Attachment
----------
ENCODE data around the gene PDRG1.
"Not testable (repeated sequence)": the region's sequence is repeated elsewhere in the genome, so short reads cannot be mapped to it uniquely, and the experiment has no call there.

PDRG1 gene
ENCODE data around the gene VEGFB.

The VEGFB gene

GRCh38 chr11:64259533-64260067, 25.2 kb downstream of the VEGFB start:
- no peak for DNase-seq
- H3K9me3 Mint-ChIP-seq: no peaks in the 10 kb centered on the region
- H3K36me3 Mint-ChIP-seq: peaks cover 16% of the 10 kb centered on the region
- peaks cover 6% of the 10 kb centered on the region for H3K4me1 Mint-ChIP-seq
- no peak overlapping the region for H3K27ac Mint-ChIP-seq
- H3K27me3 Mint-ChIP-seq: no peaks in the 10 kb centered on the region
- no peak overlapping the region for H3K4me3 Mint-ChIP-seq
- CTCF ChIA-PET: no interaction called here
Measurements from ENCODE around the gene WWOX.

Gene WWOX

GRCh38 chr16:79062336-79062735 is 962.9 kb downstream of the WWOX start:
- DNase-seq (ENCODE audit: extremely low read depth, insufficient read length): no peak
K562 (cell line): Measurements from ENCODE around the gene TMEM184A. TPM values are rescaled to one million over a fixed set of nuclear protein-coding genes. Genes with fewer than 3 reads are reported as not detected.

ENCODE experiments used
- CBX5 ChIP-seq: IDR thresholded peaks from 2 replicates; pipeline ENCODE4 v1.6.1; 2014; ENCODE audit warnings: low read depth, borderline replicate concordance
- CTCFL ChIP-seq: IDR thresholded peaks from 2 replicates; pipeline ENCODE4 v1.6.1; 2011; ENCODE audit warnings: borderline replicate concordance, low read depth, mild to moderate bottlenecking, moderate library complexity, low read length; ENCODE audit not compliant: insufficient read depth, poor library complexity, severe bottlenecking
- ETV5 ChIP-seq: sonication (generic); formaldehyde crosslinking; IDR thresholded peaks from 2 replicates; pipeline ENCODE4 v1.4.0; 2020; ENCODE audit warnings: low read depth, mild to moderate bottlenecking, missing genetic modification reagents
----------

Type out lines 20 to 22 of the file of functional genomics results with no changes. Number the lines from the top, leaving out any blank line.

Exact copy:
ENCODE experiments used
- CBX5 ChIP-seq: IDR thresholded peaks from 2 replicates; pipeline ENCODE4 v1.6.1; 2014; ENCODE audit warnings: low read depth, borderline replicate concordance
- CTCFL ChIP-seq: IDR thresholded peaks from 2 replicates; pipeline ENCODE4 v1.6.1; 2011; ENCODE audit warnings: borderline replicate concordance, low read depth, mild to moderate bottlenecking, moderate library complexity, low read length; ENCODE audit not compliant: insufficient read depth, poor library complexity, severe bottlenecking